On the 4th January 2013 Christine and Carl Shaw’s beautiful little boy Sam was diagnosed with high risk neuroblastoma, a highly aggressive form of childhood cancer. Just 5 days later, Sam’s parents received the devastating news that their son’s cancer was classed as stage 4, meaning it had spread from the main tumour to Sam’s bones and bone marrow.
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The long term survival rate for children with high risk neuroblastoma remains at less than 40%, which is around half the average survival rate for childhood cancers. To give Sam the best chance of beating neuroblastoma for good, his oncologist at Manchester Children’s Hospital has recommended that Sam receives immunotherapy treatment. The most successful treatment uses the antibody ch14-18, and cytokines IL-2 and GM-CSF, trialled in America and proven by the Children’s Oncology Group to increase children’s chance of survival by 20%. This Immunotherapy treatment will help stimulate Sam’s immune system so that his own body should be able to recognise and attack the neuroblastoma if it was to return. This is the main worry with this deadly disease, where the relapse rates are high.
The treatment we hope Sam will receive in the United States is not available in the same format in the UK, where anti-GD2 and IL2, or just anti-GD2 alone, are given as part of a randomised trial. The proposed treatment and associated costs of over £250,000 will not be funded by the NHS which is why Sam desperately needs your help.
Sam’s initial symptoms were very vague and came and went over several months until they seriously escalated. Each symptom was attributed to something simple. Waking in the night crying and saying his legs were hurting was put down to growing pains. His night sweats were thought to be related to just growing, as they happen sometimes when children are going through growth spurts. He was a little lethargic and tired and this was put down to it being ‘that time of year lots of viruses going around’. Despite numerous visits to their local GP’s surgery his condition was not suspected. When Sam had groin pain and started limping, an X-ray in Accident and Emergency didn’t find anything suspicious, and Sam was given paracetamol and ibuprofen for a few days in case he had a virus. When he began to lose his appetite and felt bloated this was put down to being constipated. Eventually poor little Sam’s constipation became worse and he had such bad back pain and aches and pains in his legs he was only to able sleep sitting upright. He was struggling to get up and down stairs.
Sam’s parents again went back to his GP surgery and insisted on further investigations. Tests showed that Sam’s ESR and CRP, blood tests results that indicate inflammation and tissue damage, were highly elevated. Sam was referred to Alder Hey Children’s Hospital for more tests with suspected rheumatoid arthritis. By this time he was unable to walk at all. An ultrasound investigation found fluid on his hips and then the tumour in Sam’s adrenal gland was discovered.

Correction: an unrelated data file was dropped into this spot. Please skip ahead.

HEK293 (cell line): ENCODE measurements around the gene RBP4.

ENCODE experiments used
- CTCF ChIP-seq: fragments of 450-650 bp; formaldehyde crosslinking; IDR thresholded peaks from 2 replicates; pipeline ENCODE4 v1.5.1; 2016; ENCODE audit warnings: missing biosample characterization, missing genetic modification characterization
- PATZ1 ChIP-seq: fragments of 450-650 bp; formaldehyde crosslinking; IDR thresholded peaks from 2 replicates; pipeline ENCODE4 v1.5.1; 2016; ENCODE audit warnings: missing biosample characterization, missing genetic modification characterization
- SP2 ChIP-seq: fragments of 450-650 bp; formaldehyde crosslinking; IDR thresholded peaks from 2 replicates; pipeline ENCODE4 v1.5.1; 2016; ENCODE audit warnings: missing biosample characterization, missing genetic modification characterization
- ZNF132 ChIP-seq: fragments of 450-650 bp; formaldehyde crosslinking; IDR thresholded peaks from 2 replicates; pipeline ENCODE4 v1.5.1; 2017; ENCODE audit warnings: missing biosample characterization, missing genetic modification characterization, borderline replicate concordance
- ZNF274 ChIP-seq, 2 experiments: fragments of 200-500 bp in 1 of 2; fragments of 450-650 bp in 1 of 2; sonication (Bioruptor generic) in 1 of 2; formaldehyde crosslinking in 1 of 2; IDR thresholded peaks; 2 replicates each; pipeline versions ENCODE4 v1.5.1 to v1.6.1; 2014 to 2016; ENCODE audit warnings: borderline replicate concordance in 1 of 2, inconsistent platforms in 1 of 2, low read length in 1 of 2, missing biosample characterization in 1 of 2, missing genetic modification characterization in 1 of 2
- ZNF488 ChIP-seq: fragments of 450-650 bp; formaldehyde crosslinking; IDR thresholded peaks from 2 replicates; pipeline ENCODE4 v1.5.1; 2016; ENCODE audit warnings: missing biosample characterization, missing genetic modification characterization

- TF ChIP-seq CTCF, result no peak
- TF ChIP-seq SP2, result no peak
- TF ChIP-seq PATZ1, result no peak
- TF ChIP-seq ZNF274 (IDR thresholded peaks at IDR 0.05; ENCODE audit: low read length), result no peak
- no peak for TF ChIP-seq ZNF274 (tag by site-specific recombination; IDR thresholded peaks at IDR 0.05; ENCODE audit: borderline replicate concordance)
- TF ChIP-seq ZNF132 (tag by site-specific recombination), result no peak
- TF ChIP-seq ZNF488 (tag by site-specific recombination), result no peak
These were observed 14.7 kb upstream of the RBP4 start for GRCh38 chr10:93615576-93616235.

Sam’s mother Christine said, “As a parent all you want is to protect your child and see them grow up healthy and happy…Sam’s diagnosis has left us feeling completely helpless in the face of this terrible disease that has taken over our little boy’s body. He faces months of gruelling treatment including 80 days of intense chemotherapy, followed by surgery, further high dose chemotherapy, stem cell rescue, and radiotherapy and then, we hope immunotherapy in America.
Since he was diagnosed with neuroblastoma Sam has gone through so much; a procedure to have a central line inserted into his main artery to allow chemotherapy to be administered, countless X-rays, ultrasounds, gamma scans, echo cardiograms, ECG’s, MIBG scan, CT scans, biopsies, daily injections, the insertion of a nasal gastric feeding tube as well regular examinations, blood pressure checks, thumb pricks and more. But at every stage he has been amazingly courageous – the doctors and nurses can’t believe how brave he is. He hardly ever cries, he takes his medicines on his own with no fuss and he is the best ‘sleeping lion’ when it comes to CT scans. He is just our amazing hero.”
In the first few weeks following his diagnosis little Sam was very poorly. His parents could only watch and witness how the challenging treatment knocked the stuffing out of him. Christine said, “Sam lost weight rapidly before our very eyes and we felt our little boy slipping away, but then he showed us what a fighter he is! Sam has started to put weight back on, and we feel that our happy, cheeky, energetic little boy, so full of character, has returned to us.
We have seen how very fragile and then how resilient and robust Sam is. He has had his 40 day review and the results are encouraging. His tumour is responding to chemotherapy and the tests on the bone marrow aspirate show it to be clear of disease. This does not mean the cancer has gone from his bones, but is a very positive indicator that the treatment is working. We now wait for the end of intensive chemotherapy results at 80 days and pray for more positive news!
All we hope for Sam is that he is given the opportunity to beat this terrible disease and have the best chance of survival.
Please give Sam a chance of life by making a donation, help him by fundraising, or by sharing his story with everyone you know. The more people we can reach the more chance we have of meeting our ambitious target and getting Sam to America for treatment by early summer. We can’t do this without you! I ask everyone who reads this to do whatever they can to give our little boy the chance to grow up.”
Please give as much as you can afford, or hold a fundraising or sponsored event to help Sam and children like him. Every donation, no matter how small, will make a difference.